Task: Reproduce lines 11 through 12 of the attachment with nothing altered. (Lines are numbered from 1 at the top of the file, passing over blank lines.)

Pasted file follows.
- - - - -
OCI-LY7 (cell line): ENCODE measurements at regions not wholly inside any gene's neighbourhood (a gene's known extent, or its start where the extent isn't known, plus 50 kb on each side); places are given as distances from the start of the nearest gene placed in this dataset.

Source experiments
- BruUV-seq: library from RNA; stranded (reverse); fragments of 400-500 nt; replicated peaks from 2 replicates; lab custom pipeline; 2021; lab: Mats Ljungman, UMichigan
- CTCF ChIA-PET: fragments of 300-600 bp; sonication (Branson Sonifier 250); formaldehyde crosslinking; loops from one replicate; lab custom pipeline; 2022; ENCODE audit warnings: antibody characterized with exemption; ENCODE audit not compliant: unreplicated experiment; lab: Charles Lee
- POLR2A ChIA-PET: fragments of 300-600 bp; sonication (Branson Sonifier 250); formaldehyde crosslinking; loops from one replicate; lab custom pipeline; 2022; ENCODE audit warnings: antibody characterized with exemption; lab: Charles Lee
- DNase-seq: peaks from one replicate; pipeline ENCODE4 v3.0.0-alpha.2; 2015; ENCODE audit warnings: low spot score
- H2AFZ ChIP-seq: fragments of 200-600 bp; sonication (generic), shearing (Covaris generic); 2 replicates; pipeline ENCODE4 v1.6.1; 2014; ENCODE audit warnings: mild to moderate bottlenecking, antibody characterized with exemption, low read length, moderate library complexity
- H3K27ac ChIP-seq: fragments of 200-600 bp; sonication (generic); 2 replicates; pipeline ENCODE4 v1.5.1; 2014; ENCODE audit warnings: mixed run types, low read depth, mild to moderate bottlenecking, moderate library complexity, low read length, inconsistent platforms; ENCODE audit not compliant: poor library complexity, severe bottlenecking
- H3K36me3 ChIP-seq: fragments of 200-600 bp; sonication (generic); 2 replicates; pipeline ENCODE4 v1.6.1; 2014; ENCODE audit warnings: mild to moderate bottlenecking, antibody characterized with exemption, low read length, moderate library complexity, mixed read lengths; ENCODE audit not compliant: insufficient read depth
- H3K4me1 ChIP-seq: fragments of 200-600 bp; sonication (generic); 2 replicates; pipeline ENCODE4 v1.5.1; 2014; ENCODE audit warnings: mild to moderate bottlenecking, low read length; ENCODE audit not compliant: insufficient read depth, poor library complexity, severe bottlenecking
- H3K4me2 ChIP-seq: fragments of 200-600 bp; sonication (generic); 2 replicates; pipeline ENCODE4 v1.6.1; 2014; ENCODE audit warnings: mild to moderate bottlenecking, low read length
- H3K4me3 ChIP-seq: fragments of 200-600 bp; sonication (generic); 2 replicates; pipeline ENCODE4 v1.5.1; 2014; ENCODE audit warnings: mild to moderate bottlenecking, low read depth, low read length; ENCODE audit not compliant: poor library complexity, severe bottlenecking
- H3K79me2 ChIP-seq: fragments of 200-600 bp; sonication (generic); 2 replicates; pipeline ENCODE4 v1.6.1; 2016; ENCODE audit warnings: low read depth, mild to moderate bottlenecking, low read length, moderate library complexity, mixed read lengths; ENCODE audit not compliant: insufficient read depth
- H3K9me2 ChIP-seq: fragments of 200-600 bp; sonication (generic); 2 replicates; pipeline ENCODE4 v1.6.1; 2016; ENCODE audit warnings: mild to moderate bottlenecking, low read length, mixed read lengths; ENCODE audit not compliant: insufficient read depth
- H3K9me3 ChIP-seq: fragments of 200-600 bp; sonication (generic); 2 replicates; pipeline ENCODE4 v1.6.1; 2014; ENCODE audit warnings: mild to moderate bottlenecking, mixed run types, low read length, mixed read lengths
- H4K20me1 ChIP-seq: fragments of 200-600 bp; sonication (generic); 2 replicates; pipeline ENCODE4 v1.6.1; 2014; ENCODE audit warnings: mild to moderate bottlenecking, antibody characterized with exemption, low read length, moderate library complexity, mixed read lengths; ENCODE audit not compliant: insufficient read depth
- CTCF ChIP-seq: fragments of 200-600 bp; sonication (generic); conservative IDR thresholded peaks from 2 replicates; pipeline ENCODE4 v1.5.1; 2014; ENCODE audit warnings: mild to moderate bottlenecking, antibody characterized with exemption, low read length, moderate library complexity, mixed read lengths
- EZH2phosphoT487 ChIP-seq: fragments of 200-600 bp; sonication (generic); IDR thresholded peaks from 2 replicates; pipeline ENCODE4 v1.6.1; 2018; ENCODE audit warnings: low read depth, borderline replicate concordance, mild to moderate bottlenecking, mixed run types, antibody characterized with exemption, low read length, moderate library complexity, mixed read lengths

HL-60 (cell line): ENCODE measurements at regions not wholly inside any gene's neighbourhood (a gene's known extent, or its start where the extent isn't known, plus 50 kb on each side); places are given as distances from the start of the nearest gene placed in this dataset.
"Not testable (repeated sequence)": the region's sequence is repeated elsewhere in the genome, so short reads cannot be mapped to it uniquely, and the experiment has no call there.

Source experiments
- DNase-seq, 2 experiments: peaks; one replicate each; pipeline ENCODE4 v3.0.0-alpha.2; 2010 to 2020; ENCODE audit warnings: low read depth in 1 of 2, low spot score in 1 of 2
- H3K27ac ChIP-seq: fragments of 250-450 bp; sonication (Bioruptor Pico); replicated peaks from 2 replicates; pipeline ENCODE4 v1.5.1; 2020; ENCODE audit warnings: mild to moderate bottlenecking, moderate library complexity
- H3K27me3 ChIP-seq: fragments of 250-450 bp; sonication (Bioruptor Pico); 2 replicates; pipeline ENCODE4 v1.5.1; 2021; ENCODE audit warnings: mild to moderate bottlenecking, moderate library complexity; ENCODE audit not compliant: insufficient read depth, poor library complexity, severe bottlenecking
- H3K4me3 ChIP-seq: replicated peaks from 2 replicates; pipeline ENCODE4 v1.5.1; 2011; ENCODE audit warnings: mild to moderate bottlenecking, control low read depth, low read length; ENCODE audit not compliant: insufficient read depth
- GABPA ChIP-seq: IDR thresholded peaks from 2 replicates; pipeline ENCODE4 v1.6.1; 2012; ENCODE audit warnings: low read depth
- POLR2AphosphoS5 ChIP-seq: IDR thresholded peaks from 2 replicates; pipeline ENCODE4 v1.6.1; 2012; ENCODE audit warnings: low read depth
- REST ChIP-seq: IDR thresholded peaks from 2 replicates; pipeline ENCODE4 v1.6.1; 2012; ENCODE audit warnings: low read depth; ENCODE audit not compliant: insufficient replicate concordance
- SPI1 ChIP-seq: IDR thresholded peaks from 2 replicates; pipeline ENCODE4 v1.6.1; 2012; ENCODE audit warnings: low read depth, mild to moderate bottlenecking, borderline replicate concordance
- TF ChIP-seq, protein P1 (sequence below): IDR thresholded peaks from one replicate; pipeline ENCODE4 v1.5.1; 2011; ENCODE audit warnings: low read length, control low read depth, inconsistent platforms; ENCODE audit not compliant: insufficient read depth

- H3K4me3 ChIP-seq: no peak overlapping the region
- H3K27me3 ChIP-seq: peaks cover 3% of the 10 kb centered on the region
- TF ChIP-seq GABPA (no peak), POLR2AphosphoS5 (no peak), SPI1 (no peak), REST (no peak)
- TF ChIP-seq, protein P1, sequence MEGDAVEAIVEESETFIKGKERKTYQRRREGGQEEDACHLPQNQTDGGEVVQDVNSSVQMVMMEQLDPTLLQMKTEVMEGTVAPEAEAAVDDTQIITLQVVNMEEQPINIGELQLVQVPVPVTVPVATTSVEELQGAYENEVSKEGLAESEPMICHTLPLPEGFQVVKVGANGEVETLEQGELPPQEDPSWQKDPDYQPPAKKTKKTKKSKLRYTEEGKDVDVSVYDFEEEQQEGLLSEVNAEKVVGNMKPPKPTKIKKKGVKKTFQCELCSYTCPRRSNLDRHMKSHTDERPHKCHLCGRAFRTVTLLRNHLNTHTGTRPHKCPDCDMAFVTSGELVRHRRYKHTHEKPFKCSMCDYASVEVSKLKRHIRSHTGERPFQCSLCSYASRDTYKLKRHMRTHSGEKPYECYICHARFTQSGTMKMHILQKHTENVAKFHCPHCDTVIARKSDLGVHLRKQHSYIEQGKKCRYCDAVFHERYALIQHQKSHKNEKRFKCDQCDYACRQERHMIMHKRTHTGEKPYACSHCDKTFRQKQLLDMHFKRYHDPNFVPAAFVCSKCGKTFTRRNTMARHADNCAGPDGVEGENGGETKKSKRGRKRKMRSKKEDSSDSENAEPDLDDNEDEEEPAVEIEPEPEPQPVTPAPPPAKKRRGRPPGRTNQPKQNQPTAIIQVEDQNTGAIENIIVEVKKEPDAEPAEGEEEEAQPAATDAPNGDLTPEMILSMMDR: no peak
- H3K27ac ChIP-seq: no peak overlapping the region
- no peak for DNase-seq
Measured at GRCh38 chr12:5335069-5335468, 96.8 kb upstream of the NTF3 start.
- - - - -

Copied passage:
- H3K4me2 ChIP-seq: fragments of 200-600 bp; sonication (generic); 2 replicates; pipeline ENCODE4 v1.6.1; 2014; ENCODE audit warnings: mild to moderate bottlenecking, low read length
- H3K4me3 ChIP-seq: fragments of 200-600 bp; sonication (generic); 2 replicates; pipeline ENCODE4 v1.5.1; 2014; ENCODE audit warnings: mild to moderate bottlenecking, low read depth, low read length; ENCODE audit not compliant: poor library complexity, severe bottlenecking